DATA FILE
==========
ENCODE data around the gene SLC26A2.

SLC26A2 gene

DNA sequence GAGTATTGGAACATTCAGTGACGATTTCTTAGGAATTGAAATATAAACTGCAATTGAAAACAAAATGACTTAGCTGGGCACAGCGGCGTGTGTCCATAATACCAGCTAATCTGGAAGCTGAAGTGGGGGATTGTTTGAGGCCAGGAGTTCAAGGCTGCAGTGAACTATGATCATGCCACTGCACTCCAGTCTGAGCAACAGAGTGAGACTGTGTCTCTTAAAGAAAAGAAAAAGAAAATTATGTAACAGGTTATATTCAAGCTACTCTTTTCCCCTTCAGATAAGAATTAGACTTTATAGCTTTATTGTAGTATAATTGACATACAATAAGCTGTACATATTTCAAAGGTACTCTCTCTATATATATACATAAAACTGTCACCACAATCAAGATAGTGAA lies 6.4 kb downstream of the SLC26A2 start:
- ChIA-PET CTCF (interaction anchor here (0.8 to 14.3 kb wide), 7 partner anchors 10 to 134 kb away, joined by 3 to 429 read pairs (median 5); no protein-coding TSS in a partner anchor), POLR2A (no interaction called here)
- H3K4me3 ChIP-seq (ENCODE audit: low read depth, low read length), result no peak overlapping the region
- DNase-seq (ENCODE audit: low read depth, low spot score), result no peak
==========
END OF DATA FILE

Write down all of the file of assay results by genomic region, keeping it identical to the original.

ENCODE data around the gene SLC26A2.

SLC26A2 gene

DNA sequence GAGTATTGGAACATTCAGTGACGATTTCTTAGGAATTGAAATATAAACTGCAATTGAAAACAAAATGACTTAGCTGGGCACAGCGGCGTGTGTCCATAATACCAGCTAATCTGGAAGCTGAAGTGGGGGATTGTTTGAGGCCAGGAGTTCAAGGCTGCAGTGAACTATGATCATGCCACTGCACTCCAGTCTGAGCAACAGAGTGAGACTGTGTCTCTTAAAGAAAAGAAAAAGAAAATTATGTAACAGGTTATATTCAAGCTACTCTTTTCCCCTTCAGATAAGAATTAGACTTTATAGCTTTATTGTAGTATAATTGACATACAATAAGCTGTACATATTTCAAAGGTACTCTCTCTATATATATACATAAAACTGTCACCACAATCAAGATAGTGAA lies 6.4 kb downstream of the SLC26A2 start:
- ChIA-PET CTCF (interaction anchor here (0.8 to 14.3 kb wide), 7 partner anchors 10 to 134 kb away, joined by 3 to 429 read pairs (median 5); no protein-coding TSS in a partner anchor), POLR2A (no interaction called here)
- H3K4me3 ChIP-seq (ENCODE audit: low read depth, low read length), result no peak overlapping the region
- DNase-seq (ENCODE audit: low read depth, low spot score), result no peak